4 Social Media Risks You Need to Avoid

K2 Analytics - Social Media Risks to Avoid

Last year, scams skyrockets on social media by about 150 percent. We’ve listed crucial social media risks essential to avoid for your personal or business social media accounts. Authoritative websites like Facebook, Instagram, Twitter, and LinkedIn were all affected as the battle between scammers continue to rise. And it will only continue to increase unless users do something about the issue. If you own a business, indeed, you’d want to take heed of the issue today! The following are security risks K2 Analytics wants to ensure every company is aware of.


Human Error

One of the biggest threats to a brand is human error. Accidental tweets, or clicking an unknown link poses a threat to any brand.

In 2014, US Airways accidentally posted an inappropriate image to the company’s Twitter feed. As predicted, it was condoned by many users as it became the center of attention for days. Even though the business made it through the grueling scrutiny, it’s safe to say the human error can escalate a situation.

No Attention to Social Media

In relation to human error, carelessness can pose a threat to all your accounts, and this can bring severe consequences. Simply leaving your account open, for instance, can pose social media risks to yourself and to all your followers.

What’s worse, if the spammy message delivers them on “behalf of your company,” you can risk losing followers.

We recommend creating an online marketing plan to stay active or even hiring an individual or digital marketing agency to stay connected with your audience.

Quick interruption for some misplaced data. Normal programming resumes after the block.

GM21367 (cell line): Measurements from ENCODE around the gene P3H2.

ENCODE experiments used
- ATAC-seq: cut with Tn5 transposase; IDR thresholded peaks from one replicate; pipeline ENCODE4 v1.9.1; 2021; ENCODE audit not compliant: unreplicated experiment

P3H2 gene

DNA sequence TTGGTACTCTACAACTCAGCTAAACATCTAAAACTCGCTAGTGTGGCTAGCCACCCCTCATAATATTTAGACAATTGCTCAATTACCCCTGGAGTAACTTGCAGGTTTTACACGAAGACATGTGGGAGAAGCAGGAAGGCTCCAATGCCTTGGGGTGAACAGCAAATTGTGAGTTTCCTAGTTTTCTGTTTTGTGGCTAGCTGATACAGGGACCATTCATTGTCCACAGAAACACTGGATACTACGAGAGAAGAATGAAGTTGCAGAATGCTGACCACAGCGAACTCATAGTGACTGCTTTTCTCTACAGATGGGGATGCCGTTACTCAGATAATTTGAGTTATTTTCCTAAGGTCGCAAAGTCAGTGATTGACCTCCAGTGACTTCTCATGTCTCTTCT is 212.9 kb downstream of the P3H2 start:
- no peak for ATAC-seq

Phishing Scams

One of the most unethical tricks cyber crooks use is phishing scams. They replicate authoritative websites to deceit others into providing them their personal information. This can be about bank details, passwords, social security, and more. The issue is so grave that attempts in phishing soared about 500 percent last year. Who are they targeting? Users of Facebook, Instagram, Twitter, and LinkedIn.

One notable example of this was the Facebook “fake friend” attack in 2016. According to Kaspersky Lab, thousands of users were notified that a friend mentioned them in a comment. After clicking on the message, it automatically downloads a Chrome browser extension that maliciously attacks their computer.

After the extension is installed, the file would extract personal accounts and data to spread the virus to the user’s entire friend’s list.


Protection and privacy while practicing online presence are imperative as a social media risk to avoid.  Still, many companies consistently put their reputation on the line by ignoring security risks. As a result, hackers easily prey on their social channels to create havoc and ruin their hard work.

Of course, many brands have fallen victims to hacks, including restaurant chains like Burger King who’s Twitter account jokingly promoted McDonald’s instead.